Wednesday, April 24, 2013

One Week Summer


We've had some fantastic weather here in the Bay Area lately. I even managed consecutive rides without a base layer, and that's damn near unheard of in these parts. It's been easy to get used to, and unfortunately, it will only make the impending foggy months (June-August) feel even more bleak.


On the bright side (literally and figuratively), I should still be able to get my daily dose of Vitamin D despite the fog, thanks primarily to this new (and underused) swimming pool near my office. Hooray for swimming laps in a sunny outdoor pool!


I want a dog.

Friday, April 19, 2013

Wild n' Short


We're a little over a month into the "formal" triathlon training season and just over two weeks from my first race of the year: Wildflower Olympic. It'll be my first race shorter than Ironman distance in over 18 months and my first race shorter than Half-Ironman distance since 2008! Crazy. I've spent so many years thinking about races as long, day-long affairs that I'm not totally sure how to tackle a shorter race like this one.

Pacing for an Ironman is pretty straightforward: you just ride at a consistent pace, keeping your heart rate in a comfortable place until the back half of the run. You're never trying to redline; your heart rate spikes should be short and well-managed. If it sounds boring, that's because it should be. If you want to survive a 10+ hour race, you need to keep the excitement to a minimum.

Now, this Wildflower race is going to be completely different. It'll be filled with faster-twitch swimmers, cyclists and runners who are going to put the hammer down from the time the gun sounds to whenever they cross the line. This is not what I've really spent the past five years training for, or even practicing. I'm intrigued and curious to see how my mind and body will respond to the demands of racing at that increased level of intensity!

I'm starting to formulate a battle plan and set some split goals based on recent workouts.

Swimming. I finally started swimming real laps in an actual pool this week and have managed to eke out about 10,000 meters this week. I hope to repeat that next week, but the speed I've enjoyed in the past definitely isn't there yet. I'd like to be in the 20-22 minute range here.

Cycling. Riding is going well, though I have not spend a ton of time on my time trial bike, and I haven't been putting in any rides over three hours. Hopefully this means I'll be rested and ready for a strong 80-minute effort when the time comes. Previewing the course a few weeks ago was very informative: it's a fast course, but comes with it's share of irritatingly long climbs to disrupt pace. I'm hoping for 76-80 minutes here.

Running. I have been having a lot of success running lately and even posted my fastest-ever 13.1 time on Tuesday morning - though this might have been fueled by Boston Marathon bombing-inspired fury. I'm starting to feel hints of the old IT band and Achilles issues that plagued me in 2012, so I'm going to have to be careful over the next two weeks to ensure I can perform at Wildflower. The run course is also hilly, and the sun will be blazing on race day. I'm hoping to push the run hard and clock in under 50 minutes.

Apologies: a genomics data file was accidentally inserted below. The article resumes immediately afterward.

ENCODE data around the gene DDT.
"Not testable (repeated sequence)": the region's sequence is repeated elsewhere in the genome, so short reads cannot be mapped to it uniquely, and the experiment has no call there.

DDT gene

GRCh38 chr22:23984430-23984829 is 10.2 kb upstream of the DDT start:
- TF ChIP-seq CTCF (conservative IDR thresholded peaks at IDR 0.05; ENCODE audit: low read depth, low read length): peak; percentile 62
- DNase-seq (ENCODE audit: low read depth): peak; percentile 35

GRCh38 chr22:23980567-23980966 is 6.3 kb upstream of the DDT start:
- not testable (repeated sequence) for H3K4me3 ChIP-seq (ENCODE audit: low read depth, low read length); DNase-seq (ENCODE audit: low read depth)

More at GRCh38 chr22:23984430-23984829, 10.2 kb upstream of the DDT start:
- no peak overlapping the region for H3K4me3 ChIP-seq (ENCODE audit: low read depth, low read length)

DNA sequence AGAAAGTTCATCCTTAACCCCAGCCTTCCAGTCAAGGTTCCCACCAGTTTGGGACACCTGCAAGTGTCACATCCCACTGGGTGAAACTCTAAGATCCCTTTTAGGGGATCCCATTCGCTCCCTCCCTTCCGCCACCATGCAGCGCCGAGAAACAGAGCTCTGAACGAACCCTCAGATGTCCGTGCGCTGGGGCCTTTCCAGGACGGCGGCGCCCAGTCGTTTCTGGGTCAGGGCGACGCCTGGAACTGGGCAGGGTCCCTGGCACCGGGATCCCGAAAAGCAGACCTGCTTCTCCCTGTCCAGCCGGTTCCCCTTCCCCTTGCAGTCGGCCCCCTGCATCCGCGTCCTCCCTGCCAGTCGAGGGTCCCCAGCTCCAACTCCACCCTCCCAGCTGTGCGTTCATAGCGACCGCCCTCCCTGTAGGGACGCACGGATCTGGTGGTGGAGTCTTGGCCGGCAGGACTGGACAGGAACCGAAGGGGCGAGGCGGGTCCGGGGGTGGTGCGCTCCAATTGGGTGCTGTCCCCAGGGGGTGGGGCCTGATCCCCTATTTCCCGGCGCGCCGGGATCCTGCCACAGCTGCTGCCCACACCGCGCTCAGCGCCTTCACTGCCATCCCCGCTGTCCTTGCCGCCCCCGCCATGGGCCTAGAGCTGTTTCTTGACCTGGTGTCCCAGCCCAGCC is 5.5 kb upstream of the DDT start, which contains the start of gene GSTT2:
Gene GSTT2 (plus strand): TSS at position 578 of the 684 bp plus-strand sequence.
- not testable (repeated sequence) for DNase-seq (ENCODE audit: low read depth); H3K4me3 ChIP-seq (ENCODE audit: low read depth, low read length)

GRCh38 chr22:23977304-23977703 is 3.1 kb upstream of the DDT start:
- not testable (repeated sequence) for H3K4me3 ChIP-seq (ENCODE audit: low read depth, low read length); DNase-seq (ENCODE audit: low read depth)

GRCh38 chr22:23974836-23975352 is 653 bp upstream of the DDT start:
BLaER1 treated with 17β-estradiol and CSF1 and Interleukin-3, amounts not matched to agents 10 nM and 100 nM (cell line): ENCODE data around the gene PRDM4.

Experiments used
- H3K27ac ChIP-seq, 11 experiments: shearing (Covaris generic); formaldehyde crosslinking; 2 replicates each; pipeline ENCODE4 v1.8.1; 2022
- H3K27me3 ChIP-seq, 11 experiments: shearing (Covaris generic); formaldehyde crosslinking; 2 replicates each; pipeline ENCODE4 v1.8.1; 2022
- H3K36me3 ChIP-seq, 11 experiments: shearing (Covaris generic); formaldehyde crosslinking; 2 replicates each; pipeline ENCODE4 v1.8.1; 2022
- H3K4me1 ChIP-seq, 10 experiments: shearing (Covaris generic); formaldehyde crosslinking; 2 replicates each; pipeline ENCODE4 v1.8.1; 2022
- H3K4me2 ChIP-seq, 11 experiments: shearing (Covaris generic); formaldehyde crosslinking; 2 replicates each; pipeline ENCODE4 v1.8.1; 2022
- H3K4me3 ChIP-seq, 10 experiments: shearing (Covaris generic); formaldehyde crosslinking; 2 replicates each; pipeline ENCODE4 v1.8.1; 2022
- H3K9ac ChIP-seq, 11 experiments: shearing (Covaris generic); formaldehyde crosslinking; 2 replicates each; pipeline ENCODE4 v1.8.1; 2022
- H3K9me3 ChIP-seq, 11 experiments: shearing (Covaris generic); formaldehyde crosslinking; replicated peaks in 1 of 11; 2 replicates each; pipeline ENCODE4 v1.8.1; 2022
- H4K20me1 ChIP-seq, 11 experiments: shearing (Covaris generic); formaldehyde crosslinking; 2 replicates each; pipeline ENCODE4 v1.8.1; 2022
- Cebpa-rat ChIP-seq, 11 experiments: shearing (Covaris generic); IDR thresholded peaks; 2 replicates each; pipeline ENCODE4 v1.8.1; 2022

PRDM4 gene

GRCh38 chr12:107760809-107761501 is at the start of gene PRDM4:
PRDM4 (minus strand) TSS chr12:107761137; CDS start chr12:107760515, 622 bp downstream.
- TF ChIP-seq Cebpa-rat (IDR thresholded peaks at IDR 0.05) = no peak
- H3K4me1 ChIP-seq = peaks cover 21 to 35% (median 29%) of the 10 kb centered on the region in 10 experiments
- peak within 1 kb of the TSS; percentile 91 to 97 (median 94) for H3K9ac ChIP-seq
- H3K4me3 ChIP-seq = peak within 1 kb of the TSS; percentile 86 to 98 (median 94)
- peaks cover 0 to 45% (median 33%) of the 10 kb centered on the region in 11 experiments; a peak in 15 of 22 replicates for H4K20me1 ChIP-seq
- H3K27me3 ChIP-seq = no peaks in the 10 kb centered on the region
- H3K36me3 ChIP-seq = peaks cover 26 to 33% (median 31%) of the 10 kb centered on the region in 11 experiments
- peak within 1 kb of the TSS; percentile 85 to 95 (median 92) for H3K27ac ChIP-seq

If you do the math, this means I'm probably looking at 146-152 minutes. Counting transition time, that probably means I'll be pushing hard to break the 2.5-hour mark, provided all goes well. Bring it!


Wednesday, April 10, 2013

Wildflower Recon

Alex, Bo, Kristine and I, along with Brent and many other members of the San Francisco Triathlon Club, trekked down to Lake San Antonio this past weekend to ride and run the Wildflower triathlon course. It was a truly spectacular weekend on all fronts; the weather, the food and the company were all tip-top!

Wildflower is a triathlon event unlike any other. It takes place in the middle of notwhere (literally) and most of the competitors camp (in tents!) in the national park before and after the race. By going down four weekends early, Kristine and I were able to do a camping "dress-rehearsal."

For our meals, we prepared some delicious pulled-pork for Friday night and an awesome potato hash and ground beef dish on Saturday night. Yum. I can hardly wait for race weekend now, just so I can eat food like that again!

As far as training goes, we rode the long course route (56 miles) on Saturday morning. It was a relatively even-paced ride with a few notable exceptions -- namely, a screaming-fast ten-mile hammerfest with Alex and Brent on Jolon Road. After we returned to camp, it was time to treat our weary legs with a dip in the lake. The water was refreshing and energizing, and I had the opportunity to give Alex and Bo a few pointers.

Sunday was a bit more mellow: we woke up early and previewed the Olympic bike course (26 miles) before lacing up our running shoes to preview the Olympic run course (10K). Bo and I completed the loop under the hot sun in just about 52 minutes; I'm hoping for closer to 48 on race day.

Few photos were taken, and those that were are probably stuck on Alex's camera until he gets his act together and actually posts them somewhere. One definite highlight: Bo boiling the water for his morning coffee in a used PBR can.

Fun times!